Health Editor’s Note: The U.S. sorely lacks in numbers of infectious disease specialists. With the coronavirus pandemic, the ability to address this easily spread virus with more infectious disease specialists would have increased infectious disease intervention which would be reflected in positive improvement in outcomes, which includes lower numbers of deaths and shorten length of hospital stay, which produces lower health care spending. Eighty % of the U.S., nearly two thirds of Americans, live in areas (mostly rural) with below-average or no infectious disease physician access….Carol
Where Is the ID (infectious disease) in COVID-19?
Background: The coronavirus disease 2019 (COVID-19) pandemic has challenged all of medicine. However, in recent weeks, the nation’s need for more infectious disease (ID) expertise has become a clear focal point. As the virus swept across the country, distress over constraints—tests, swabs, personal protective equipment, and ventilators—dominated the discussion. There is more to the story.
Objective: To examine how the distribution of ID specialists matches the needs of the COVID-19 pandemic across the United States.
Methods: We determined county-level ID physician densities—the number of ID physicians per 100 000 persons—by using 2017 Medicare Provider Utilization and Payment Data (3). We calculated the U.S. national average of ID physician density, assigning each county to 1 of 3 categories: ID physician density above the national average, ID physician density below the national average, and no ID physicians.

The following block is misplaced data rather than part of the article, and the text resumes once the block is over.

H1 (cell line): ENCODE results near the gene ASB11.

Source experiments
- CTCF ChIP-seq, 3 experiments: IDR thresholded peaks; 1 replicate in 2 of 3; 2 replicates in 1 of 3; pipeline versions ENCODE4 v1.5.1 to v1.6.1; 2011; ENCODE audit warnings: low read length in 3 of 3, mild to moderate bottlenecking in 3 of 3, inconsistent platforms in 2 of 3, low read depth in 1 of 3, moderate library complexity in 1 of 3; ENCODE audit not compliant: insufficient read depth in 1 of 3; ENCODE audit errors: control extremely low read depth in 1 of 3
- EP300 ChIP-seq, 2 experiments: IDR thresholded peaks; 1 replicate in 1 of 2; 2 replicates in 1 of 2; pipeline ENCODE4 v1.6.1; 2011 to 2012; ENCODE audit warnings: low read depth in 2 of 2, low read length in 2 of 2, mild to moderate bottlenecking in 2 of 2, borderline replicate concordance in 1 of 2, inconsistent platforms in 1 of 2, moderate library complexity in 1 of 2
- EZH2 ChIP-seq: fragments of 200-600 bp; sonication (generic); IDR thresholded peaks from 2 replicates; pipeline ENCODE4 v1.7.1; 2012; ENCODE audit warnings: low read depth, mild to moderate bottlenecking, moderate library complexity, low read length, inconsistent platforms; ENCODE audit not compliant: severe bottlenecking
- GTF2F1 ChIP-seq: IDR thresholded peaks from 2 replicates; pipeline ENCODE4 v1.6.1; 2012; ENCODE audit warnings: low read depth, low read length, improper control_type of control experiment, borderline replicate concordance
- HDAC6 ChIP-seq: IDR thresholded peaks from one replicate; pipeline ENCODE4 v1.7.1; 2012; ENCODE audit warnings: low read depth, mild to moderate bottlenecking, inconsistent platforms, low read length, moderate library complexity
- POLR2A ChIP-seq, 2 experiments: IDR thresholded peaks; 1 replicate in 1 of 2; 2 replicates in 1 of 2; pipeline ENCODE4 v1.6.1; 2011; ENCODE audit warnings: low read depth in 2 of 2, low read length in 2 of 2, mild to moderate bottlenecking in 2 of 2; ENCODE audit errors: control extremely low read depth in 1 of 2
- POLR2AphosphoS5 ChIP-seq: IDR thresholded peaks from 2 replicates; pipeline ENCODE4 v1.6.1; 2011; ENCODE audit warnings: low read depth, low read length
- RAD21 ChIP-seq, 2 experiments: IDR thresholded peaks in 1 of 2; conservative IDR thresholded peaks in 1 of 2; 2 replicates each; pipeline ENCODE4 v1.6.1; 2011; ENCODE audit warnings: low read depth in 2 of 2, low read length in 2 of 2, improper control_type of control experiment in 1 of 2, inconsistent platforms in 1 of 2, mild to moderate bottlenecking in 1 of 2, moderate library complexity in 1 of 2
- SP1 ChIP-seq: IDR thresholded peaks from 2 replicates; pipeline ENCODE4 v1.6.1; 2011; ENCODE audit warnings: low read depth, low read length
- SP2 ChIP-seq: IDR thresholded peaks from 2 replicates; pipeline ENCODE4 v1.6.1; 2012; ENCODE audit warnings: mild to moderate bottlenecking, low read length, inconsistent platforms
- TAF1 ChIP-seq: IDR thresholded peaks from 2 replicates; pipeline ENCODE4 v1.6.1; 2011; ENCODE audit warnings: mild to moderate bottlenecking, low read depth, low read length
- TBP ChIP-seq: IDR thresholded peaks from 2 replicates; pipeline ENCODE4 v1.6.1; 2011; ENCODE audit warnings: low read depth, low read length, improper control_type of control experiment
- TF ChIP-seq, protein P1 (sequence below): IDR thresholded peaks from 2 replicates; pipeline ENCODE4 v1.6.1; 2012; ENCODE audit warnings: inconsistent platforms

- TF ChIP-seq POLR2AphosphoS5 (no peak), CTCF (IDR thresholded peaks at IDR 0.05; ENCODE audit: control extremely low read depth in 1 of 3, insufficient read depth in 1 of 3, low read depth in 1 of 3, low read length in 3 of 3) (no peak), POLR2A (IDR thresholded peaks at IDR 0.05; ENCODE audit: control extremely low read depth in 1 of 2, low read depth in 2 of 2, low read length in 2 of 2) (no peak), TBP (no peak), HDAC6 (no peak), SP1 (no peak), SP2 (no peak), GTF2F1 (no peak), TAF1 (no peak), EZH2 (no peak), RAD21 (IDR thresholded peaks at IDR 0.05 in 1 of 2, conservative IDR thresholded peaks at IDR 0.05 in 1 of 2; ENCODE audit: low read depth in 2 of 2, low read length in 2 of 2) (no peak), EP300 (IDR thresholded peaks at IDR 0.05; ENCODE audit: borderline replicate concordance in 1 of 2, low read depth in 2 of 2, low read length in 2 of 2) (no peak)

Findings: In 2017, the national average density was 1.76 ID physicians per 100 000 persons; the distribution is geographically skewed (Figure 1). Of the 3142 U.S. counties, 331 (10.5%) and 312 (9.9%) have above- and below-average ID physician densities, respectively; 2499 counties (79.5%) do not have a single ID physician. Therefore, 208 million citizens live in counties with no or below-average ID physician coverage.
Carol graduated from Riverside White Cross School of Nursing in Columbus, Ohio and received her diploma as a registered nurse. She attended Bowling Green State University where she received a Bachelor of Arts Degree in History and Literature. She attended the University of Toledo, College of Nursing, and received a Master’s of Nursing Science Degree as an Educator.
She has traveled extensively, is a photographer, and writes on medical issues. Carol has three children RJ, Katherine, and Stephen – one daughter-in-law; Katie – two granddaughters; Isabella Marianna and Zoe Olivia – and one grandson, Alexander Paul. She also shares her life with her husband Gordon Duff, many cats, and two rescues.